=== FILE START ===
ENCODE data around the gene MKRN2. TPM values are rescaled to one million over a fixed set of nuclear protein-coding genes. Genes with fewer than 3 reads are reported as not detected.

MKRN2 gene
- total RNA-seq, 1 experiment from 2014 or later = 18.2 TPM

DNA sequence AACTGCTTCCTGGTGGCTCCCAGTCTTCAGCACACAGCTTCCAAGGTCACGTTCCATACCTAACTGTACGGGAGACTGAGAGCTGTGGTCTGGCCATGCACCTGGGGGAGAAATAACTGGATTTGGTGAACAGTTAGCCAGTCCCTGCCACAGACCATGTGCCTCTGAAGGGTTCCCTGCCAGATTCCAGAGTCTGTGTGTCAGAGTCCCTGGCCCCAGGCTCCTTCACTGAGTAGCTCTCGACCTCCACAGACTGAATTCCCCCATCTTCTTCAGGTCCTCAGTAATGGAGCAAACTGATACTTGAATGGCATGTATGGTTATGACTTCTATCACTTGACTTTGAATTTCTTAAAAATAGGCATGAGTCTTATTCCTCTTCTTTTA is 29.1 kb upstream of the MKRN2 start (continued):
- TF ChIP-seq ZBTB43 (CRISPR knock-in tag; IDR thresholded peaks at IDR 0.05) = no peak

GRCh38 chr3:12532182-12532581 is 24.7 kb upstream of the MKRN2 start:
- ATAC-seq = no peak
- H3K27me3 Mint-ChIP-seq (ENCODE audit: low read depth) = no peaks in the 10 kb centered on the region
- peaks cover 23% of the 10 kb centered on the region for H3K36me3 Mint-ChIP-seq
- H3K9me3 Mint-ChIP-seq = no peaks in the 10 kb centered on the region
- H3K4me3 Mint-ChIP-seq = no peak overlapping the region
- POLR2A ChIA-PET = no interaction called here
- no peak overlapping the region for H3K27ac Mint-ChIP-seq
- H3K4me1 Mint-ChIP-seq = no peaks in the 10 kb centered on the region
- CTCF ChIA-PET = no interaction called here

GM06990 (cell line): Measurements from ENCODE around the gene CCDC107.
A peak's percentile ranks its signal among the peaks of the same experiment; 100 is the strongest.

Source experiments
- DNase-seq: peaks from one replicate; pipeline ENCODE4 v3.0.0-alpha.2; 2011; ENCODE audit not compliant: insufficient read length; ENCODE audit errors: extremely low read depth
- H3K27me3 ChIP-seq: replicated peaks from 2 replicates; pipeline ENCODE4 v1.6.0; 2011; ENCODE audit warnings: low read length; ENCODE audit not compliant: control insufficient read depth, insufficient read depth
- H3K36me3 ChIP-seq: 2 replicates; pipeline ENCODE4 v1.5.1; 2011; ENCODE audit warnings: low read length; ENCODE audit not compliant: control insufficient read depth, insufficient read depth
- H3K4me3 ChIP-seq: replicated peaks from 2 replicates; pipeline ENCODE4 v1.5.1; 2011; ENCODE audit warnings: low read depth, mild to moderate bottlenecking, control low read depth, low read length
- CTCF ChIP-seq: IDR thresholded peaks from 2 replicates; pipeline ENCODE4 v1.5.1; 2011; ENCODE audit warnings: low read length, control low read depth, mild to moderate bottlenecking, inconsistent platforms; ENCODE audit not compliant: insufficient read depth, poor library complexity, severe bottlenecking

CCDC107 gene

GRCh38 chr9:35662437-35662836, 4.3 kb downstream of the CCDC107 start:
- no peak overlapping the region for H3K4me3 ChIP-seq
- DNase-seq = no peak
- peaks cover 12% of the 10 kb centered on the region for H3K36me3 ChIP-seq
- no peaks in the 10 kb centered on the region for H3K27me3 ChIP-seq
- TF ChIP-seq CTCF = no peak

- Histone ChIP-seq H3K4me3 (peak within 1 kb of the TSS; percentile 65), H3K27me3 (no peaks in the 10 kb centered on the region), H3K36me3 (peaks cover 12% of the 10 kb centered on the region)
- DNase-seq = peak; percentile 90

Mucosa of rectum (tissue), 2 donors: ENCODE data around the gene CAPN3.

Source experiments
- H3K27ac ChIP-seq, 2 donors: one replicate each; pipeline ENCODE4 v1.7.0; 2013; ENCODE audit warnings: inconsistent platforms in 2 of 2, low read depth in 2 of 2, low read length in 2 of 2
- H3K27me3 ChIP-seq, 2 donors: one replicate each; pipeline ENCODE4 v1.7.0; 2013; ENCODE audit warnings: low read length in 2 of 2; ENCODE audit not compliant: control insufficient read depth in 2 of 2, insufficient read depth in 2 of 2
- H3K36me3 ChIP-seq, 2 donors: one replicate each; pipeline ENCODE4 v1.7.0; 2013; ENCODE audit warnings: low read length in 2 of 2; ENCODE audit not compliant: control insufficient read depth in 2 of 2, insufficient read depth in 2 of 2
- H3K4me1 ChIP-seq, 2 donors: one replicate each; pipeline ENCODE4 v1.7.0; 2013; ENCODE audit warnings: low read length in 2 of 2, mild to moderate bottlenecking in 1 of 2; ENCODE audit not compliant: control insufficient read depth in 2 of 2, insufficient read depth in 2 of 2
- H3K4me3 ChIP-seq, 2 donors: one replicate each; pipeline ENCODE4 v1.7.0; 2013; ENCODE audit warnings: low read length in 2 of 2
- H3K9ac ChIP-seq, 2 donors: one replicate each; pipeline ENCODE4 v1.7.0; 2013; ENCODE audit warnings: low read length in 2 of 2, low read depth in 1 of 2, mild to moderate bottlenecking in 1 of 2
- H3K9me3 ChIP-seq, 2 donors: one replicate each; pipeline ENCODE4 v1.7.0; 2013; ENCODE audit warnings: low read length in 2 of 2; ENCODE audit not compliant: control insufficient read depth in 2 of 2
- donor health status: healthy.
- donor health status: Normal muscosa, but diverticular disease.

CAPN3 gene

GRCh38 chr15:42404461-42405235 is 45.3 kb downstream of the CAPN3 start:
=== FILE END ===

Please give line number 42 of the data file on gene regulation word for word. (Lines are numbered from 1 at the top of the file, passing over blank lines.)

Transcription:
- donor health status: healthy.